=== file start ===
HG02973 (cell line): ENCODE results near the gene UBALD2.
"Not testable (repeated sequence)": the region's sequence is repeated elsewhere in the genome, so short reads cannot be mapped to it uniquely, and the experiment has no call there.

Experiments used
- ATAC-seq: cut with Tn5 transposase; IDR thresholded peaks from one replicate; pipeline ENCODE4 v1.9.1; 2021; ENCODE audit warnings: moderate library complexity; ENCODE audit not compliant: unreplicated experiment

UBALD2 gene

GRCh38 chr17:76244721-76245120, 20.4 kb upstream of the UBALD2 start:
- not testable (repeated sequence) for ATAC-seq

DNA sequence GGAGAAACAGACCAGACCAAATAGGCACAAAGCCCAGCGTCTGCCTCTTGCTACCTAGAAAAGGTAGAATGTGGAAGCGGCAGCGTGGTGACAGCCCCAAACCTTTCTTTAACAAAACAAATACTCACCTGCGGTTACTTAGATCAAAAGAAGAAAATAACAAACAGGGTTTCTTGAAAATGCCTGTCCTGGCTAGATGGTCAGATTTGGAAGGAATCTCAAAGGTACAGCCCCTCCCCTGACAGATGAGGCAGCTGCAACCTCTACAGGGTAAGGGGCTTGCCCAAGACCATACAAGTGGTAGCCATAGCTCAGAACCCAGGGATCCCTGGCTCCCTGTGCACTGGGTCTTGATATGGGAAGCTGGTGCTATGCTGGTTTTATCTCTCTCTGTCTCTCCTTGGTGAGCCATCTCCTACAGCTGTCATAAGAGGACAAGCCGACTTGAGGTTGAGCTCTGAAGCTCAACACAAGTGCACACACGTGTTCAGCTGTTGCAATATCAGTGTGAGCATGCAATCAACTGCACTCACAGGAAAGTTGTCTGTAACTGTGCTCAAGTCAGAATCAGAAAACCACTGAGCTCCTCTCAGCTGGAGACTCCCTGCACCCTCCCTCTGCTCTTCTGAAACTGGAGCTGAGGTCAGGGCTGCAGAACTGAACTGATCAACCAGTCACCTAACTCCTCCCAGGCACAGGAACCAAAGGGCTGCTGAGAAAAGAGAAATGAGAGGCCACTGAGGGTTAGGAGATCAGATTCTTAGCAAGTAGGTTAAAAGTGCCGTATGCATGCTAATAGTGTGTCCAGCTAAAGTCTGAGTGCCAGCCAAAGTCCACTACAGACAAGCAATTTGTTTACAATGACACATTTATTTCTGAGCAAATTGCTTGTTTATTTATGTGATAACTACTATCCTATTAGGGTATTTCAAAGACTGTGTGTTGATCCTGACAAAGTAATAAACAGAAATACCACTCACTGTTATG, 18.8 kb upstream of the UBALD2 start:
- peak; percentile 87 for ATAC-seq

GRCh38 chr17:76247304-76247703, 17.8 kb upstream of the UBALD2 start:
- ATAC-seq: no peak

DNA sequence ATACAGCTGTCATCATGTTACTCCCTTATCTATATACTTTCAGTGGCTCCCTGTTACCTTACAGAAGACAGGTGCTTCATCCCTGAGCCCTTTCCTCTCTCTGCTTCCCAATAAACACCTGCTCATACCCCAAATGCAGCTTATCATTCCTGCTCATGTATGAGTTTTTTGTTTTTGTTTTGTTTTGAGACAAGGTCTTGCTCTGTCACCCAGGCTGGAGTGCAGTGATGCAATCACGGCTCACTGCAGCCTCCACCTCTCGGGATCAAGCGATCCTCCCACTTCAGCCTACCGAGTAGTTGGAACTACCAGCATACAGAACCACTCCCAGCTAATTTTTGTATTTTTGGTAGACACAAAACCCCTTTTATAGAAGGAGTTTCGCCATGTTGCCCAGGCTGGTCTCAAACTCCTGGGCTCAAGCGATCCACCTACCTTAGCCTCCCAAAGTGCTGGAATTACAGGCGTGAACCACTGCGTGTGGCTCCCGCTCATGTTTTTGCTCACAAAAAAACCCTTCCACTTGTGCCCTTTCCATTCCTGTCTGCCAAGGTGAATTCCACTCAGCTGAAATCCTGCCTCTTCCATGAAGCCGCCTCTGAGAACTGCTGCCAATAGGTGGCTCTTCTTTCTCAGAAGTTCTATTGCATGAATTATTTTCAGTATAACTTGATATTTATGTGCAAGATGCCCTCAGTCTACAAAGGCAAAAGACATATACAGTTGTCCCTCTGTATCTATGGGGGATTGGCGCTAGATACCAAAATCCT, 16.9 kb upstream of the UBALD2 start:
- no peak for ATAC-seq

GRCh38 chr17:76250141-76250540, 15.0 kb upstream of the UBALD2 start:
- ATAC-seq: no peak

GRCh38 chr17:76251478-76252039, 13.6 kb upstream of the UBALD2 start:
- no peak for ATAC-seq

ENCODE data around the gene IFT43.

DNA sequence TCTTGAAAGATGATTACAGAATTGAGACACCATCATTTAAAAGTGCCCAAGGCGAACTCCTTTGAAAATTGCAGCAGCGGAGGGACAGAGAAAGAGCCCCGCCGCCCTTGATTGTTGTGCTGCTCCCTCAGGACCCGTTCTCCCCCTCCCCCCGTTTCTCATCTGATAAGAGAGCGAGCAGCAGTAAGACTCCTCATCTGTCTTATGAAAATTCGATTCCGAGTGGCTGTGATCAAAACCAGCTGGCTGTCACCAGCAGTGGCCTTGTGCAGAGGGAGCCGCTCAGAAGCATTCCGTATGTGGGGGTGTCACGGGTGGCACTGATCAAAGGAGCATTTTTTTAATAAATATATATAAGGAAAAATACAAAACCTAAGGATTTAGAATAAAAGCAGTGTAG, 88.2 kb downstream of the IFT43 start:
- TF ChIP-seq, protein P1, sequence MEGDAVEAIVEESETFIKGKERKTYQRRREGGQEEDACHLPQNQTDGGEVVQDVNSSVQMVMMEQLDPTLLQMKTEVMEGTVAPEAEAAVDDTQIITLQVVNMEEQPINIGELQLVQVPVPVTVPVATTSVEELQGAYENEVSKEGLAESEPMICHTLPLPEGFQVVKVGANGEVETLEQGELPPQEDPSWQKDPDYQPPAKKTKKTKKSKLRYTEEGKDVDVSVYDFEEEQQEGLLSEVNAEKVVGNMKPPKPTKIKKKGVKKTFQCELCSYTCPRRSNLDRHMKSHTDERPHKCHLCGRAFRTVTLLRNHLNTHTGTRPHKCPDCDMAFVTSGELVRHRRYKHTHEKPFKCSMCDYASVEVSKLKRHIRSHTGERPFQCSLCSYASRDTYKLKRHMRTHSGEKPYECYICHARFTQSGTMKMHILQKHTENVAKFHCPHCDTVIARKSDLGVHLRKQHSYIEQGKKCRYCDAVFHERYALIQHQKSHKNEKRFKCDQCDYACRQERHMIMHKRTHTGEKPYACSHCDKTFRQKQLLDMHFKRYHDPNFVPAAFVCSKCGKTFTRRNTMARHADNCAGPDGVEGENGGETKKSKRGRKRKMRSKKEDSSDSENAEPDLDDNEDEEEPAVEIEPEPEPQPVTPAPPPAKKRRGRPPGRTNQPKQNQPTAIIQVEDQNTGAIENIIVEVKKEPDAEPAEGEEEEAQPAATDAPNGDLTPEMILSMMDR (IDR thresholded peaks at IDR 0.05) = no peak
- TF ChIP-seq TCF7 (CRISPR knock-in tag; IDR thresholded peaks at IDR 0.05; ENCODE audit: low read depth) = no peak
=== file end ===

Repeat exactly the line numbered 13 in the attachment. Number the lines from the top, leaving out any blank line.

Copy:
- no peak for ATAC-seq